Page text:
If you want to have a fun experience that doesn't literally do all of those things but is still fun, then there's lots of room for advice. Just remember that not everything you might be trying to do is necessary or even all that helpful, despite what others might claim.
donsr
 member, 2558 posts
Fri 8 Apr 2022
at 04:50
How do you keep a game from becoming a chore?
i have a note book for each game, and  stcks  of scratch paper as NPC  pop up, or disappear.

 there are a couple main  plot lines..and a few  subplots. The players, through their   RP can create new plot lines ( it  better, when they don't even know they did it!)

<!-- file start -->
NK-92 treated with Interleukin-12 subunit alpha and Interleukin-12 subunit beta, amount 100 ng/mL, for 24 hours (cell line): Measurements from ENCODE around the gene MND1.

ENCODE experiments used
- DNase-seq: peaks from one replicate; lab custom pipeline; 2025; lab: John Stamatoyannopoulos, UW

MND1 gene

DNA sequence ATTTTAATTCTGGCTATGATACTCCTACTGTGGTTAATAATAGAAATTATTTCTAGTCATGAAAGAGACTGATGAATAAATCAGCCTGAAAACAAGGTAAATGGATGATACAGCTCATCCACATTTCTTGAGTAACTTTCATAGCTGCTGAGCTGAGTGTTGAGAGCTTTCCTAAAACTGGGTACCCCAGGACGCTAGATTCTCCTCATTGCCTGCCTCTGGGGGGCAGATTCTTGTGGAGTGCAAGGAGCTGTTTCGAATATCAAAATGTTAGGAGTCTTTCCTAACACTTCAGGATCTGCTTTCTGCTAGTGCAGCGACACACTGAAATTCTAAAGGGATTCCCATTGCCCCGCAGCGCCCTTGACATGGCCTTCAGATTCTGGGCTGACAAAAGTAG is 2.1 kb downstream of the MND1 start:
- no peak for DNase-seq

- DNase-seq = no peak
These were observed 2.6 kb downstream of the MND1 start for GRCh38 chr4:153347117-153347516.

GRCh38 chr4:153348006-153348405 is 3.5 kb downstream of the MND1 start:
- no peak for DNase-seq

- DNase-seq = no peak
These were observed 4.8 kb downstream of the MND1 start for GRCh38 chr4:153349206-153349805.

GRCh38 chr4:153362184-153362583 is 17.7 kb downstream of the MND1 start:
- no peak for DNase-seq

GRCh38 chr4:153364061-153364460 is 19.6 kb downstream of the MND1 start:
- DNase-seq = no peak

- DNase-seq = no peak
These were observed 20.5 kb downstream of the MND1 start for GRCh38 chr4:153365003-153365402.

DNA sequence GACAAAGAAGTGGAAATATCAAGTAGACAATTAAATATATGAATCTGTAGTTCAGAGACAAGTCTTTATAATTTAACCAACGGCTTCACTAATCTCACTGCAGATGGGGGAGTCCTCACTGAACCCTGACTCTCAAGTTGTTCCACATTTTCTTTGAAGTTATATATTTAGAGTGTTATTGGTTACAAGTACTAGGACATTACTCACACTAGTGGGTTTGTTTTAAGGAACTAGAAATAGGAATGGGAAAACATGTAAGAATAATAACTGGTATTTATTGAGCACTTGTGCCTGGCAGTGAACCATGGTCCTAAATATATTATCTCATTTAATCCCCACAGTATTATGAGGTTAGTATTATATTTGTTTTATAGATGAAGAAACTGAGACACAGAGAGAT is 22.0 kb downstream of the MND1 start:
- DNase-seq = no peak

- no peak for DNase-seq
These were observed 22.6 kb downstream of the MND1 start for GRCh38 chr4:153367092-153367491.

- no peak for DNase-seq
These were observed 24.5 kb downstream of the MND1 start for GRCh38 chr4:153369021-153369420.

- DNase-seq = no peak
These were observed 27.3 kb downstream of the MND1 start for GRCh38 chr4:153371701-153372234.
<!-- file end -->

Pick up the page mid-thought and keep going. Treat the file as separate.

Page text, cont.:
keep the game  moving...events...interactions and side stuff...most player  really want to play, by the GM must have the framework  in place, and  keep the  game moving.

 if it 'becomes a chore"  you're doing it wrong.
1492
 member, 11 posts
 ADD Grognard
 PBP Neophyte
Fri 8 Apr 2022
at 05:40
How do you keep a game from becoming a chore?
Great advice from Engine and Don. In the world of Improv, the golden rule is "Yes, and..." So relax, have fun, take what your players give you, and build on it.

If you are presenting yourself as a GM, aside from module-play, I think you have an obligation at the outset to have a rough sketch of the "world" you are dropping your characters into. It doesn't have to be fully fleshed out. Just a rough sketch.